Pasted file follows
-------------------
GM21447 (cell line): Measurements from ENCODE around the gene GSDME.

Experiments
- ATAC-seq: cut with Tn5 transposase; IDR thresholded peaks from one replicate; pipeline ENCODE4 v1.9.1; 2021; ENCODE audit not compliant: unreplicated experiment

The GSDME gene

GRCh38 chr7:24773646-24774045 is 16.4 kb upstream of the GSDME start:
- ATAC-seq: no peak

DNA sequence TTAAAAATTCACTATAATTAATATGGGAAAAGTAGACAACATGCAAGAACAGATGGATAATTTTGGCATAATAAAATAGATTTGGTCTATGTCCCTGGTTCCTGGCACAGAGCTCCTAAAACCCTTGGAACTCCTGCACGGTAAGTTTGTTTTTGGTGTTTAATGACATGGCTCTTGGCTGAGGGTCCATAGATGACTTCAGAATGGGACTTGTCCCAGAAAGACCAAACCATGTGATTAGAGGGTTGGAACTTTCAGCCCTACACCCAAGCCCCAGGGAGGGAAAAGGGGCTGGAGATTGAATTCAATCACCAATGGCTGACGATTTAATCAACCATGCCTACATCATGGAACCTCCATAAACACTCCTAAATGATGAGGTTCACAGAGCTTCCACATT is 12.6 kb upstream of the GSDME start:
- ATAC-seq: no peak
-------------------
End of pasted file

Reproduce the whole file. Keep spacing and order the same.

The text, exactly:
GM21447 (cell line): Measurements from ENCODE around the gene GSDME.

Experiments
- ATAC-seq: cut with Tn5 transposase; IDR thresholded peaks from one replicate; pipeline ENCODE4 v1.9.1; 2021; ENCODE audit not compliant: unreplicated experiment

The GSDME gene

GRCh38 chr7:24773646-24774045 is 16.4 kb upstream of the GSDME start:
- ATAC-seq: no peak

DNA sequence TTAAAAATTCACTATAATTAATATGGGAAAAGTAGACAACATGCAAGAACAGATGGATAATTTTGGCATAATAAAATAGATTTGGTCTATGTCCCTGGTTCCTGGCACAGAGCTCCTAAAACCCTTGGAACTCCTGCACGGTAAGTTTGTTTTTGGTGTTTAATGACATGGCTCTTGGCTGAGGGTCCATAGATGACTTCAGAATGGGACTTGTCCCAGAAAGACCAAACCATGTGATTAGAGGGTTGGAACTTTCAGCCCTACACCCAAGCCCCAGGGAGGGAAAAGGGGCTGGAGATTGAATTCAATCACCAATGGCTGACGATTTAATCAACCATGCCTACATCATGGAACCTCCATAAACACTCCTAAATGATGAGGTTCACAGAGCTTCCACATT is 12.6 kb upstream of the GSDME start:
- ATAC-seq: no peak